Problems in the way of straightforward device naming in operating systems

July 12, 2021

I've recently been writing (again) about Linux network interface names, this time what goes into udev's normal device names. This is a perennial topic in many operating systems; people are forever wanting straightforward and simple names for devices (networks, disk drives, and so on) and forever irritated that operating systems don't seem to be able to deliver this. Unix network device naming makes an illustrative example for everything that adds complexity even without hot-plugged devices.

Once upon a time the name of Unix Ethernet devices was simple; they were called eth0, eth1, eth2, and so on. This is an appealing naming scheme for networks, disk drives, and so on; you number the first Ethernet eth0 and go upward from there. The big problem with this naming scheme is the question of how you decide what is the first Ethernet, and in general how do you create an order for them and then keep it stable.

The minimum requirement for any naming scheme is that if the system is rebooted with no other changes, you get the same device names. In any operating system that probes and registers physical devices in parallel, this means you don't want to make the order be the order in which hardware is detected, because that might vary from reboot to reboot due to races. If one piece of hardware or one device driver is a little faster to respond this time around, you don't want what eth0 is to change. Operating systems could probe and register hardware one at a time, but this is unpopular because it can take a while and slow down reboots. Generally this means that you have to order devices based on either how they're connected to the system or some specific characteristics they have.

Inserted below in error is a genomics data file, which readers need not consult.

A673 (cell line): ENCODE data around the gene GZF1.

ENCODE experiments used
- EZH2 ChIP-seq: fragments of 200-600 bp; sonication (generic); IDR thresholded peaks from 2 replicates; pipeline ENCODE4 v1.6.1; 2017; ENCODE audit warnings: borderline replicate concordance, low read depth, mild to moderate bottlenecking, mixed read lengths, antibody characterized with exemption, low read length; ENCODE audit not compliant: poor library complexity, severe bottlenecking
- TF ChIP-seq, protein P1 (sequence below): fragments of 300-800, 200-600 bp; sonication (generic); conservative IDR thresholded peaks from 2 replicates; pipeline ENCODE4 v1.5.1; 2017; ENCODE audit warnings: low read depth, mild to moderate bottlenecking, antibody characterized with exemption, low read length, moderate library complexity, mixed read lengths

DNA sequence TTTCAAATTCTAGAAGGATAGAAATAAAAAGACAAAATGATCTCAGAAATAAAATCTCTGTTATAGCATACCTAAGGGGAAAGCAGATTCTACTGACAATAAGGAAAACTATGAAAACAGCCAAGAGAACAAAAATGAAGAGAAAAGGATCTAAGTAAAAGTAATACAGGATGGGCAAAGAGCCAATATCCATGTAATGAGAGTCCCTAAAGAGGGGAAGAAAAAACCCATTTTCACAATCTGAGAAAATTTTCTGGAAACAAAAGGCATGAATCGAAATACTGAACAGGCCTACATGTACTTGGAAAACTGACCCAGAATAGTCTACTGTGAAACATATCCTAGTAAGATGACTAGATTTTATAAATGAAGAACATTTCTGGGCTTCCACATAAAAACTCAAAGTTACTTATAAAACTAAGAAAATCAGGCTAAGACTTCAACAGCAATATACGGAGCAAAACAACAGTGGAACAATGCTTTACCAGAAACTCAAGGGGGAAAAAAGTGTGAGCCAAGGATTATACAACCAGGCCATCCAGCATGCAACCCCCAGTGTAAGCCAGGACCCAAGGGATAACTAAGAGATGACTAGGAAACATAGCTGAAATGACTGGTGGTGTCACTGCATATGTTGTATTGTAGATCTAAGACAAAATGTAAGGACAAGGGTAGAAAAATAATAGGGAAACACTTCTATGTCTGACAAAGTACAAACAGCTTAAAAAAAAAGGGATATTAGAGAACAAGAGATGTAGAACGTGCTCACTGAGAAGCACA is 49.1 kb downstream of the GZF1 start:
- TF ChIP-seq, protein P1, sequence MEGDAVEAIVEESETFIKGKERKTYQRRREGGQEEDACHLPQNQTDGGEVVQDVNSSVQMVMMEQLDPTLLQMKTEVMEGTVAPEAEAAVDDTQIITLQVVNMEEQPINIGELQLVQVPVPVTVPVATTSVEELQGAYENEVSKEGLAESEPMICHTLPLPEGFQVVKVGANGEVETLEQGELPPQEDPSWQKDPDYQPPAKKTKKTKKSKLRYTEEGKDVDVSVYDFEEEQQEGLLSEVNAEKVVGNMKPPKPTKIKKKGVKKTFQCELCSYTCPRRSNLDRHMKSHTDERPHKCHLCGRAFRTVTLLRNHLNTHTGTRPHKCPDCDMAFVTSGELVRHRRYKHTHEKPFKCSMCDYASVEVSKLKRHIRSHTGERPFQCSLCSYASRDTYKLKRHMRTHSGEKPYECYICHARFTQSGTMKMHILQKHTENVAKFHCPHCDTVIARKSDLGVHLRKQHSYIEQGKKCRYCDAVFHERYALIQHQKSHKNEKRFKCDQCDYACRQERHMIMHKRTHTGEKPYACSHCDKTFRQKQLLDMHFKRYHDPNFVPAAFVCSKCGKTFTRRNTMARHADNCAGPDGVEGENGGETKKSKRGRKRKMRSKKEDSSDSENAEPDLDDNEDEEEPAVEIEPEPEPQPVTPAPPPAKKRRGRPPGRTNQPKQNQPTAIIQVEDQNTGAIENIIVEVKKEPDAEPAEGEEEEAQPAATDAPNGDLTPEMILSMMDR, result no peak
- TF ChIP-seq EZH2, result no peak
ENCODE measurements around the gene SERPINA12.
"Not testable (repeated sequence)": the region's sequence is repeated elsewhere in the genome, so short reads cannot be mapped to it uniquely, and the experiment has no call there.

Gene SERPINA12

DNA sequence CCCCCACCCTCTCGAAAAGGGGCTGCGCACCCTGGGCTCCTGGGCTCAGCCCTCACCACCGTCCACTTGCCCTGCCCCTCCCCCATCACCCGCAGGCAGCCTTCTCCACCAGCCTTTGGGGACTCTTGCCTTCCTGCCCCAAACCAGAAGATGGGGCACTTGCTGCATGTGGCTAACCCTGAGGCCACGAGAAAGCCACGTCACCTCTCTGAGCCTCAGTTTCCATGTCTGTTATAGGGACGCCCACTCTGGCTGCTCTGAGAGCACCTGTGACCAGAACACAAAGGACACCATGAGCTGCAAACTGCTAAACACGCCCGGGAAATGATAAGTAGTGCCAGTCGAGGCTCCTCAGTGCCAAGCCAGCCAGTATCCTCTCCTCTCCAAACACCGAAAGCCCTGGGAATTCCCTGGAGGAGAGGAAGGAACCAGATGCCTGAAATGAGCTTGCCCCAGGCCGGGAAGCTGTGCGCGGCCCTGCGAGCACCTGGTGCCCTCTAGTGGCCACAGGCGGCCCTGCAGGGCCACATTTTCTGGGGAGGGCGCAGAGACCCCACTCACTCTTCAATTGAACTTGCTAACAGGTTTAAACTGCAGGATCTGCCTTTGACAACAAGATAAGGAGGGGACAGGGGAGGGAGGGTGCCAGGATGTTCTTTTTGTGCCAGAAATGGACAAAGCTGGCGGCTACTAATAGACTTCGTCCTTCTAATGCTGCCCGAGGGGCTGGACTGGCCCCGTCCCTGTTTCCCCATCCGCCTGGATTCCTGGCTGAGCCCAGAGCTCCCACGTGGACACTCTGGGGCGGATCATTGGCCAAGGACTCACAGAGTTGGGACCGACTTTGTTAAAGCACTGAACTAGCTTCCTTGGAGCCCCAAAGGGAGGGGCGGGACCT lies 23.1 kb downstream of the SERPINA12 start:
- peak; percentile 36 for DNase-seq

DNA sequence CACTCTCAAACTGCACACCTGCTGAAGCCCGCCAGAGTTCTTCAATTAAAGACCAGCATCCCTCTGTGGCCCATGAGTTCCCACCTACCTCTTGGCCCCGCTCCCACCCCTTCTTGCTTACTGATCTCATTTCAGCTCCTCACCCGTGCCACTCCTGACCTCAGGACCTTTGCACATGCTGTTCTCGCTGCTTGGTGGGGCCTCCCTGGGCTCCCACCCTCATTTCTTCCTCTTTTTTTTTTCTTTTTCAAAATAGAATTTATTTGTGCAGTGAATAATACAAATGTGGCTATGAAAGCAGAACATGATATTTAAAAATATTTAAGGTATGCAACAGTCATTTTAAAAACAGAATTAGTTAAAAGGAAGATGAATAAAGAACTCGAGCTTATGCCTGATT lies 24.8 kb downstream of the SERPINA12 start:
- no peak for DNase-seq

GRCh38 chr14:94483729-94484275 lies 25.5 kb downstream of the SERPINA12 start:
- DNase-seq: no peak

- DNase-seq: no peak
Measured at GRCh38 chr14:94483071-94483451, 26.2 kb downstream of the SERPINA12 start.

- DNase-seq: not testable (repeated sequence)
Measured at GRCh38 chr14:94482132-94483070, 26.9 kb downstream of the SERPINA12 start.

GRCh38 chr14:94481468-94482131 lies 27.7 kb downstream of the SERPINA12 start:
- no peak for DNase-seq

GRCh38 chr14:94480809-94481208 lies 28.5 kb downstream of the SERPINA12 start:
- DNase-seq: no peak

(The hardware changing how fast it responds may be unlikely with network interfaces, but consider disk drives.)

The next thing you want for a naming scheme is that existing devices don't have their names changed if you add or remove hardware. If you already have eth0 and eth1 and you add two new network cards (each with one interface), you want those two new interfaces to be eth2 and eth3 (in some order). If you later take out the card that is eth2, most people want eth3 to stay eth3. To make this case more tricky, if the card for eth2 fails and you replace it with an identical new card, most people want the new card's network interface to also be eth2, although it will of course have a different unique Ethernet hardware address.

Historically, some operating systems have attempted to implement this sort of long term stable device naming scheme by maintaining a registry of associations between device names and specific hardware. This creates its own set of problems, because now your replacement eth2 is most likely going to be eth4, but if you reinstall the machine from scratch it will be eth2 again. This leads to the third thing you want in a naming scheme, which is that if two machines have exactly the same hardware, they should have the same device names. Well, you may not want this, but system administrators definitely do.